Monday, February 16, 2004


If you were a tree, what kind of tree would you be?

Where there's a Democratic debate, there's easy questions. Sunday night's debate in Milwaukee was certainly no exception. The panelists were Mike Gousha of WTMJ, Craig Gilbert, the Washington bureau chief of the Milwaukee Journal-Sentinel. Gloria Borger is co-host of CNBC's "Capital Report," and is also a columnist for U.S. News and World Report. And Lester Holt is co-anchor of the MSNBC "Weekend Today" show and he's also an anchor on MSNBC.

Here are the maddeningly easy softballs tossed by the panelists. These weren't even questions, they were launch pads for the democratic candidates to use in order to air their talking points.

GILBERT: Senator Edwards, Democrats are questioning the president about his service in the Guard and they are saying he misled the country about Iraq. Is President Bush's honesty an issue in this campaign?

BORGER: Senator Kerry, I'll give you a chance to talk about the special interest money that you've raised, and why you are the best person to make the case on special interests against George Bush.

HOLT: And my question is to Representative Kucinich. Good evening, sir. Ed Gillespie, chairman of the RNC, says "Democrats are going to run the dirtiest campaign in history." John Kerry's Web site responds that "the Bush White House is going to run a gutter campaign." We've still got nine months to go here, gentlemen. Is anything political or personal off-limits in your view?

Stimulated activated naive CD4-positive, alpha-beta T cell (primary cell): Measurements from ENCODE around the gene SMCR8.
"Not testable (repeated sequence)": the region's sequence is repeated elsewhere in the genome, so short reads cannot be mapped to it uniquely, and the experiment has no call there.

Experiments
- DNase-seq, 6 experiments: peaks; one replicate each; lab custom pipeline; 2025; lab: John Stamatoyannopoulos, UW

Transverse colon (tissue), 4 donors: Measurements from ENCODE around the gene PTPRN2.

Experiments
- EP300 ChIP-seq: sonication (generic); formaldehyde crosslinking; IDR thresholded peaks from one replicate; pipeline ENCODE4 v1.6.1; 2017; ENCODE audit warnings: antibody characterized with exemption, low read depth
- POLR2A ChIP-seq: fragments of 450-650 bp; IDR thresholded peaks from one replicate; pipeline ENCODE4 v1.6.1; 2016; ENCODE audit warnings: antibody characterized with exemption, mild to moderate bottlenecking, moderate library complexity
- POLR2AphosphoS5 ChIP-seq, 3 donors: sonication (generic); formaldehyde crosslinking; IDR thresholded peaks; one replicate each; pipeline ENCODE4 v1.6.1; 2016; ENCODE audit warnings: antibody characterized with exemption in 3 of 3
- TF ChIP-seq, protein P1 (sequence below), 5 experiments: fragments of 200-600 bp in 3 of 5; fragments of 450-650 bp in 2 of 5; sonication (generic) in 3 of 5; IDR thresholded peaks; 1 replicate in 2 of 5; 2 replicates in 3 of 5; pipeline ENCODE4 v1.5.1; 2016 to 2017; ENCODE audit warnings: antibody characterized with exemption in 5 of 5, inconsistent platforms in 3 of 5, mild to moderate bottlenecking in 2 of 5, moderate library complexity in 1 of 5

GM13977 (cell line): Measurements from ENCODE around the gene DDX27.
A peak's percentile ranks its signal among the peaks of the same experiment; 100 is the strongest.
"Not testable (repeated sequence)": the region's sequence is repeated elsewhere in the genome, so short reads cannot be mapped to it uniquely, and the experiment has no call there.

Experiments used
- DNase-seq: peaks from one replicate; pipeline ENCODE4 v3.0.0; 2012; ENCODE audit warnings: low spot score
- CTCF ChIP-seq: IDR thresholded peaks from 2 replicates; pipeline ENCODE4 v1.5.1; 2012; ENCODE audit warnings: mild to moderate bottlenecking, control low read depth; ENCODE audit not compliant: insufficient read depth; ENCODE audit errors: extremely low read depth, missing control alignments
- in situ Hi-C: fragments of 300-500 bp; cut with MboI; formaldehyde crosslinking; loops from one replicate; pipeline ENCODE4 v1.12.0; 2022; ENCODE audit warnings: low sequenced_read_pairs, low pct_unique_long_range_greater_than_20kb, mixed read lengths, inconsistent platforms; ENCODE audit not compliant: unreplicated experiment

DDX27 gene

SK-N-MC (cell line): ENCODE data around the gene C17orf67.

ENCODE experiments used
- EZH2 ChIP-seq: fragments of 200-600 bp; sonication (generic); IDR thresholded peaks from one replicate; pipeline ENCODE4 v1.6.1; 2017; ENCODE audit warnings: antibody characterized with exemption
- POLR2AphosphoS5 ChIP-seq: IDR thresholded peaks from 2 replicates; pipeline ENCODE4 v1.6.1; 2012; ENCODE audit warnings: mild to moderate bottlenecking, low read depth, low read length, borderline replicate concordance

LESTER HOLT, MSNBC: And Senator Kerry, if I could just follow up on this same line of questioning, has this campaign, in your view, already gotten too personal against you? Has it crossed any lines, inappropriate lines?

GOUSHA: Senator Kerry, thank you. The next question is for Reverend Sharpton. Reverend, thanks very much for being with us tonight. The president said he is going to meet with members of the 9/11 commission. If you were a member of the commission and not a candidate for office, what is the first question you would ask the president?

BORGER: Well, Congressman Kucinich, what do you say to people here in Wisconsin who want to keep paying lower prices at Wal-Mart and don't want to lose jobs?

GILBERT: Governor Dean, you said in a recent debate about U.S. casualties in Iraq that those soldiers were sent there by the votes, in this case, of Senator Lieberman, Senator Edwards and Senator Kerry. Do you believe that because of the way they voted to authorize force in Iraq that they share some degree of responsibility for the war and its costs and casualties?

BORGER: This is a question I'm going to pose to Governor Dean and then to Senator Edwards. How do you believe that history will ultimately judge the war in Iraq?

check out these dubious questions as well as the even more dubious answers by reading the entire transcript of the debate.


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